With this victory, Tsegay, the reigning world 10,000m champion, is now spoiled for choices regarding which events to run at the Paris Olympics. “Which one? I don’t know,” she said. I’ll see with my coach in training. Maybe three (events), maybe two.”

All ten competitors in the men’s 100m race struggled to break 10 seconds. In the end, USA’s Christian Coleman prevailed over his compatriot Fred Kerley. Coleman, who looked sharp in training videos, saw his bullet start deserting him, forcing him to come from behind to win in 10.13 (-0.6m/s). Kerley was second in 10.17, and Jamaica’s Ackeem Blake was third with 10.20.

“Usually I’m out, 15 or 20 metres into the race, but I feel like today I was a step behind, so I feel really good about the fact I was able to stay composed, stay in my lane and put together a good race,” said Coleman.

The women’s 100m hurdles lived up to the hype, with Olympic champion Jasmine Camacho-Quinn producing a late surge to clinch a morale-boosting victory. The Puerto Rican registered a meeting record of 12.45 (-0.2m/s) to edge the fast-starting world indoor champion Devynne Charlton (12.49) and France’s Cyréna Samba-Mayela, who set a national record of 12.55 in claiming third. World champion Danielle Williams was fourth with 12.56, ahead of world record holder Tobi Amusan (12.58).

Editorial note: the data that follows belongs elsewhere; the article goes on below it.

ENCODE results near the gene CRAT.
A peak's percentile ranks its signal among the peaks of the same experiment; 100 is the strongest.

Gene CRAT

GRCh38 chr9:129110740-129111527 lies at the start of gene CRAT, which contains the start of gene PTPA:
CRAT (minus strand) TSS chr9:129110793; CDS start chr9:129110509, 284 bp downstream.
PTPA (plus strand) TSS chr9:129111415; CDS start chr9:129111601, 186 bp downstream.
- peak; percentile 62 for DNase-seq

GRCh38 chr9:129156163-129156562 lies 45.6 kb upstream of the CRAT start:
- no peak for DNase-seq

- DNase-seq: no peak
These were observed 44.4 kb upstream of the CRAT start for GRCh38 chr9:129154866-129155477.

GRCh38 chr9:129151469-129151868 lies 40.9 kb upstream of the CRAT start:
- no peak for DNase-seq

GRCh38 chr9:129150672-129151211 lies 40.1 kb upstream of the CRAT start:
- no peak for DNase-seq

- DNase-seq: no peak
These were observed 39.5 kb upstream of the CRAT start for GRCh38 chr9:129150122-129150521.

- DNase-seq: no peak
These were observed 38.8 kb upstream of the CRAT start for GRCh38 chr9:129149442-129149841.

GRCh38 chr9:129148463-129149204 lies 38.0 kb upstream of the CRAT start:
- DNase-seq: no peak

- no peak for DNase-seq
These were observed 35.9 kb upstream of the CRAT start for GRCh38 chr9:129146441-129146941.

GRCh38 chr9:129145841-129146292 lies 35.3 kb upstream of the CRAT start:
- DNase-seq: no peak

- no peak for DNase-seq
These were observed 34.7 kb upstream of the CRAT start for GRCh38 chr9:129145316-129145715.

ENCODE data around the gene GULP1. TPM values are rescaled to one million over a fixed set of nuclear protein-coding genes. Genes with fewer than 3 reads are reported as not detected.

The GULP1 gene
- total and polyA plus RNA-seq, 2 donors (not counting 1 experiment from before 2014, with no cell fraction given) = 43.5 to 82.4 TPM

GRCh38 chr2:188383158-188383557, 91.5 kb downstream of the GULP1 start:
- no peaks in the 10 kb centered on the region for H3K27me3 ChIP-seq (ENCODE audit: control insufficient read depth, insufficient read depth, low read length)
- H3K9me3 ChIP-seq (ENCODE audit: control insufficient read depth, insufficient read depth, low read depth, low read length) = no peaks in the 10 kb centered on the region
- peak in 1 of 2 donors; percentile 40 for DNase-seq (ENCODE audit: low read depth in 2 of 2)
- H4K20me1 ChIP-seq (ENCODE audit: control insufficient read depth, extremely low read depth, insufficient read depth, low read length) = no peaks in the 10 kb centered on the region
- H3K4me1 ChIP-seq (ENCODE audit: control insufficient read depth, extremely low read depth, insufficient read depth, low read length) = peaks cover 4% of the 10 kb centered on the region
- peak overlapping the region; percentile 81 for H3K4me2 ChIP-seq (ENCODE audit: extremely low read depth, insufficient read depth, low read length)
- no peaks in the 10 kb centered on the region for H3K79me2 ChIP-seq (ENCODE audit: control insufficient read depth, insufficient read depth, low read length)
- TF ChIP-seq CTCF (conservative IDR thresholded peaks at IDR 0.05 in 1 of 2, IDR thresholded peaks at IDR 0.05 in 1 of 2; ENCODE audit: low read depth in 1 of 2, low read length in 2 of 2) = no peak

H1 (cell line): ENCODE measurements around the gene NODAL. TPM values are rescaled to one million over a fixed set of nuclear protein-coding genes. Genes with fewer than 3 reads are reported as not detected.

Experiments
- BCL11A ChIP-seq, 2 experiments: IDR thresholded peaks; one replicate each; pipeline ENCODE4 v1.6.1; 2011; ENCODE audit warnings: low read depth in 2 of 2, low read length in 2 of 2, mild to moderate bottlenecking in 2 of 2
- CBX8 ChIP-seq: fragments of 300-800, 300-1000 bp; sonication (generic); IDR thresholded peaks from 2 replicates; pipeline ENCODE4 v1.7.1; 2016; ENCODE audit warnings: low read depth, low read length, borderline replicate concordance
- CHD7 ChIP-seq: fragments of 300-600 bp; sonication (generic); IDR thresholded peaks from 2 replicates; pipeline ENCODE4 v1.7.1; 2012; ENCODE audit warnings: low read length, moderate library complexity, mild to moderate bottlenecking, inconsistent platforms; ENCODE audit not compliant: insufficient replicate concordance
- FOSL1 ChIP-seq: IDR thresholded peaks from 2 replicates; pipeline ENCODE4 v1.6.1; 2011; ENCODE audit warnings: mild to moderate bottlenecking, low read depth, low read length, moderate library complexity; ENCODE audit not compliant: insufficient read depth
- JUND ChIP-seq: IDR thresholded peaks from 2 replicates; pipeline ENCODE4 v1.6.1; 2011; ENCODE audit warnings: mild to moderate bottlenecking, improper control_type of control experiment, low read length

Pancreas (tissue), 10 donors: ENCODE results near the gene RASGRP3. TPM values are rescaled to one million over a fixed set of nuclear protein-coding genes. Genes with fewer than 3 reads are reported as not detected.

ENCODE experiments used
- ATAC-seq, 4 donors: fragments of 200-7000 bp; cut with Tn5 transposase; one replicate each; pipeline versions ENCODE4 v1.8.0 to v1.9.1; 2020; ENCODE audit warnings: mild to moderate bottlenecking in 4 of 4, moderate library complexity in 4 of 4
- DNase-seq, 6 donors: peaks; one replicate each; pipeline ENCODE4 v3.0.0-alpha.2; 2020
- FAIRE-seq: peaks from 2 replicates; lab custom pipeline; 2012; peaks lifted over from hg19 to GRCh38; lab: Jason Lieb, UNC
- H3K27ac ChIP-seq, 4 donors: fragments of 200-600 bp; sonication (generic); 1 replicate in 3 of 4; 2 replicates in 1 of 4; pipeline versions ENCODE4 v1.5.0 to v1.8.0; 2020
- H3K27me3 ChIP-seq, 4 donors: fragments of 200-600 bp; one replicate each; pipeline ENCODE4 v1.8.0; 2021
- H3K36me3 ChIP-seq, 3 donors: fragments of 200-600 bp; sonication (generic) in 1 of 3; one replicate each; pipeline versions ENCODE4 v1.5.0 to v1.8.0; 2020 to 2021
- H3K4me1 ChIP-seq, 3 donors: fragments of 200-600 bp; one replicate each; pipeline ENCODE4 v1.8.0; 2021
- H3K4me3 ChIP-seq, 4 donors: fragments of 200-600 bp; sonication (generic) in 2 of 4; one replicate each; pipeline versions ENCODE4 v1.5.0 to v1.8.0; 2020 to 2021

“Luckily, I got this win,” said Camacho-Quinn. I’ll go back and work on my start. I think I put a lot of pressure on myself. But now I need to think of ways that might help me relax and focus on what I need to do. Right now, I am kind of where I was three years ago.”

During the press conference a day earlier, Olympic champion Hansle Parchment admitted he was a bit rusty and it showed. He finished sixth in the men’s 110m hurdles, won by American Daniel Roberts in 13.11 (-0.3m/s). Robert’s countryman Cordell Tinch was second in 13.16 ahead of the fast-rising Shunsuke Izumiya of Japan, who finished third in 13.17. Olympic champion Hansle Parchment stopped the clock at 13.33.